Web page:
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Colloidal Rhodium

Colloidal Rhodium may be prepared by Bredig's method, which consists in sparking between rhodium electrodes submerged in ice- cooled water, a current of 2 amperes at 110 volts proving useful for the purpose.4 The solution has a reddish brown colour, and is very unstable.

Colloidal rhodium may also be prepared by reduction of pure rhodium salts with hydrazine hydrate. Traces of impurity prevent the formation of the hydrosol, which is very unstable. Addition of a protective colloid, such as a 1 per cent, solution of gum acacia, renders the hydrosol stable, so much so that it admits of concentration over sulphuric acid in vacuo, yielding a dark brown solid mass of colloidal metal, containing 99.4 per cent, of rhodium, and almost completely soluble in water.5 Shaking the colloidal solution with barium sulphate or animal charcoal serves to coagulate the metal.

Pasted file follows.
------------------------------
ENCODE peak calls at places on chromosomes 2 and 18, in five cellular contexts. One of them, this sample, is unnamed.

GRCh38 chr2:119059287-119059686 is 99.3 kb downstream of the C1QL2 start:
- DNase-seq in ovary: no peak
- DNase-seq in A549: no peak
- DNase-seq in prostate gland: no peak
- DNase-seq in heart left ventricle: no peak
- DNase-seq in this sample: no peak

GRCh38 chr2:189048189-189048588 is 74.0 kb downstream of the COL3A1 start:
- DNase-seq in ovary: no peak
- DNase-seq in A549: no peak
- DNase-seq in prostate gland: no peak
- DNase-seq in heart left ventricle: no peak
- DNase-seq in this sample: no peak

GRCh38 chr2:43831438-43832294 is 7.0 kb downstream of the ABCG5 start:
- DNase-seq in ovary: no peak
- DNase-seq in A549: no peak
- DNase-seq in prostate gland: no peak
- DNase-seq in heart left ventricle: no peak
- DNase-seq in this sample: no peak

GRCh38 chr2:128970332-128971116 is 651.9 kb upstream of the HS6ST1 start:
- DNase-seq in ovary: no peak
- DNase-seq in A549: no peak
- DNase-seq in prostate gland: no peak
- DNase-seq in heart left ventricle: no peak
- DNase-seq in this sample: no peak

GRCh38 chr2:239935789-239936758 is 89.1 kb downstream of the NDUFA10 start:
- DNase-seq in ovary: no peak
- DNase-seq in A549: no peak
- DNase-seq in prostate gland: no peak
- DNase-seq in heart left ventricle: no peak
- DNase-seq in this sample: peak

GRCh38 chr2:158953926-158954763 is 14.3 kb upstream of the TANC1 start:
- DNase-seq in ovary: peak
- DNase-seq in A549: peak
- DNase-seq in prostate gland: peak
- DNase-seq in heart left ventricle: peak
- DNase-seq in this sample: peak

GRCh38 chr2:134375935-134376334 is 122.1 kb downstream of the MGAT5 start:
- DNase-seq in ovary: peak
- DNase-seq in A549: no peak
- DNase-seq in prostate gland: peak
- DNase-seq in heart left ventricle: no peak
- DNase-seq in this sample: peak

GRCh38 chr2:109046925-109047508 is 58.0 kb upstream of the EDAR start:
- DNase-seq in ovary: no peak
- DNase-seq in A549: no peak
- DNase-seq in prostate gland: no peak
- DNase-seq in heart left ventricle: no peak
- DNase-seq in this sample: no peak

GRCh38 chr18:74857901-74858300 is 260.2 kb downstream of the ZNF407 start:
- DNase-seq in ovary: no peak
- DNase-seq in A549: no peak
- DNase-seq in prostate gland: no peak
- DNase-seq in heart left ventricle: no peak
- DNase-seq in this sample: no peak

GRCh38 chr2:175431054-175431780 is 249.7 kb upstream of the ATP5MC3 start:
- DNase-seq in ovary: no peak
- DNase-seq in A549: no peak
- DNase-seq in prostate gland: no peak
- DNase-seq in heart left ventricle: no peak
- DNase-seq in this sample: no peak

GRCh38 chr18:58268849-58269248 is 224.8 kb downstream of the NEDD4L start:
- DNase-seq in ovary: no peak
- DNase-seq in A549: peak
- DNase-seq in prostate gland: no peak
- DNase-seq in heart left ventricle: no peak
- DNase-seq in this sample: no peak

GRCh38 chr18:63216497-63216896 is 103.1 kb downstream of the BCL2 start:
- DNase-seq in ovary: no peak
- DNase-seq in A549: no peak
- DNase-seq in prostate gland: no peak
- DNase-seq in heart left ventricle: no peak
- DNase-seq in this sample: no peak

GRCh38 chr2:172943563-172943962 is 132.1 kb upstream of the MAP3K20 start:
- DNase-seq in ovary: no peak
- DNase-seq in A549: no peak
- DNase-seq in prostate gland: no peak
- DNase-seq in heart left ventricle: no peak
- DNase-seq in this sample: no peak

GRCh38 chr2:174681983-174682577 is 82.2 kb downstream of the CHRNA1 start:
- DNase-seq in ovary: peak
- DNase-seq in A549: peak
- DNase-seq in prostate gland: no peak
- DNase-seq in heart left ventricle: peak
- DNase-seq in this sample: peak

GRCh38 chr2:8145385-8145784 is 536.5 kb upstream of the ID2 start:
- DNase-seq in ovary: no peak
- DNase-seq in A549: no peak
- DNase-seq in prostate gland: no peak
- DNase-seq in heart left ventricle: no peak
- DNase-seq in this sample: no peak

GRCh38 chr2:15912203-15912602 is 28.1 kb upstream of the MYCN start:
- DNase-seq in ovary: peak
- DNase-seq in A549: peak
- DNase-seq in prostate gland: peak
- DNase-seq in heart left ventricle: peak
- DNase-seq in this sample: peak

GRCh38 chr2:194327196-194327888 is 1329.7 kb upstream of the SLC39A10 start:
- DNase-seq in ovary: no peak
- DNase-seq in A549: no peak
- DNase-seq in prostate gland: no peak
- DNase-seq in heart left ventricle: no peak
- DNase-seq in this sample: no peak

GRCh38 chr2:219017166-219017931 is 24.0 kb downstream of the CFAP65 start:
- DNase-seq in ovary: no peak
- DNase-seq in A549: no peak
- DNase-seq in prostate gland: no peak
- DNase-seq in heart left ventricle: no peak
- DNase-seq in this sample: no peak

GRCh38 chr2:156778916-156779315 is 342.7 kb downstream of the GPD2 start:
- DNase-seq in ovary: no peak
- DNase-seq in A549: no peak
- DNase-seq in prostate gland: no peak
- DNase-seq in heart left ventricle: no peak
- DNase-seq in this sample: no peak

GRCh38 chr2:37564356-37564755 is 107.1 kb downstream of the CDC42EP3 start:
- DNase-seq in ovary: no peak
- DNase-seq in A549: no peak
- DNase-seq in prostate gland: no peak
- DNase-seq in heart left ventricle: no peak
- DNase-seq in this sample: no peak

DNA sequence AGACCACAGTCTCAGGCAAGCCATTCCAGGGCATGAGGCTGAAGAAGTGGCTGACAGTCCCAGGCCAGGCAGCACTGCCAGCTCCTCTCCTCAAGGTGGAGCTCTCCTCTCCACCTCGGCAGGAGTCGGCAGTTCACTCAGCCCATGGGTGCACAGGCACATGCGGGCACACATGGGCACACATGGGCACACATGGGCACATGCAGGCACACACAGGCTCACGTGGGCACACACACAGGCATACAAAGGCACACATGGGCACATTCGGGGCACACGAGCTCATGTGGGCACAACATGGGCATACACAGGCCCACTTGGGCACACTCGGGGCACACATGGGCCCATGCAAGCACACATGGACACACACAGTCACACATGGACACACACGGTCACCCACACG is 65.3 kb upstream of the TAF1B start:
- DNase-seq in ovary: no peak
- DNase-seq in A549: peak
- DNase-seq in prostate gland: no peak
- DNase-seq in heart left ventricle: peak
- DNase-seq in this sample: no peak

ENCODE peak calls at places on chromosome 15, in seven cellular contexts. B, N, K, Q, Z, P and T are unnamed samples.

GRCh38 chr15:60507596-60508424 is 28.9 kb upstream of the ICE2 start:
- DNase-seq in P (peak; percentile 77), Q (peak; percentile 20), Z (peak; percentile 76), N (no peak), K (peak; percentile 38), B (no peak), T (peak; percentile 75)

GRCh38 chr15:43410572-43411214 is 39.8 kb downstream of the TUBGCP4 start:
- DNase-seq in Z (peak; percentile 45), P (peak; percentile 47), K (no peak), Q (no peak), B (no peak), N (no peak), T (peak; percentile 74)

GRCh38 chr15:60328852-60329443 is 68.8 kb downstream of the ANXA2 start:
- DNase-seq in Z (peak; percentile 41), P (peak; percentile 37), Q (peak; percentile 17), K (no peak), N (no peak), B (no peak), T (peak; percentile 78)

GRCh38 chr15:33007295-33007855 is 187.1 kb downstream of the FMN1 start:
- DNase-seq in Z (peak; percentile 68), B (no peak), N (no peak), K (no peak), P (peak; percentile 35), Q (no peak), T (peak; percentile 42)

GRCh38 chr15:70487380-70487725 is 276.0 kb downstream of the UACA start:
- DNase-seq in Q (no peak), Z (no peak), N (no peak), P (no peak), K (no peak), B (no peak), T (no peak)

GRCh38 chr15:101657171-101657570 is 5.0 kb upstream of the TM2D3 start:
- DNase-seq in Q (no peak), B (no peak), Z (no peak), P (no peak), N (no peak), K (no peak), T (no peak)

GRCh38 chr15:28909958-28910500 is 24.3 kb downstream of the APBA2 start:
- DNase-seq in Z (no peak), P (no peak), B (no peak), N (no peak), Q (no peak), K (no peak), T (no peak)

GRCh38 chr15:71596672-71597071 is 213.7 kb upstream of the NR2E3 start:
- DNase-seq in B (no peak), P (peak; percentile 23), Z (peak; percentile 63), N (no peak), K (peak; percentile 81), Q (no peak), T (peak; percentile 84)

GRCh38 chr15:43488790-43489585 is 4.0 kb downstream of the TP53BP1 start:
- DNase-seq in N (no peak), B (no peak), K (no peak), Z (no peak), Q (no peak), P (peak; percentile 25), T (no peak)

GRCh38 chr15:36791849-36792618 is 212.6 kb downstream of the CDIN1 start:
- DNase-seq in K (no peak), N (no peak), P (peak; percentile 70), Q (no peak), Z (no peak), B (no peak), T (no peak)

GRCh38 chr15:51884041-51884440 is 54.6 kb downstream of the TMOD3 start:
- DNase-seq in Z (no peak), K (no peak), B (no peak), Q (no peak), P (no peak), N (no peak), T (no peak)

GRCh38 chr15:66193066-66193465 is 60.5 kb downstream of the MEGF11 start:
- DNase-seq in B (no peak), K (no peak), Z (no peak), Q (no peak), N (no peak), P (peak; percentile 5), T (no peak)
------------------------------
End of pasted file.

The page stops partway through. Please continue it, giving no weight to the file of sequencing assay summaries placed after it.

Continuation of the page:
Sodium protalbate or lysalbate may be used instead of gum acacia.

Colloidal rhodium catalytically assists the decomposition of hydrogen peroxide in aqueous solution in a similar manner to colloidal platinum.

Colloidal rhodium prepared by Bredig's method in the form of an unstable solution containing 0.002 gram of metal per litre is toxic towards pathogenic organisms, but has no poisonous action on fish, frogs, and dogs unless injected in large doses.

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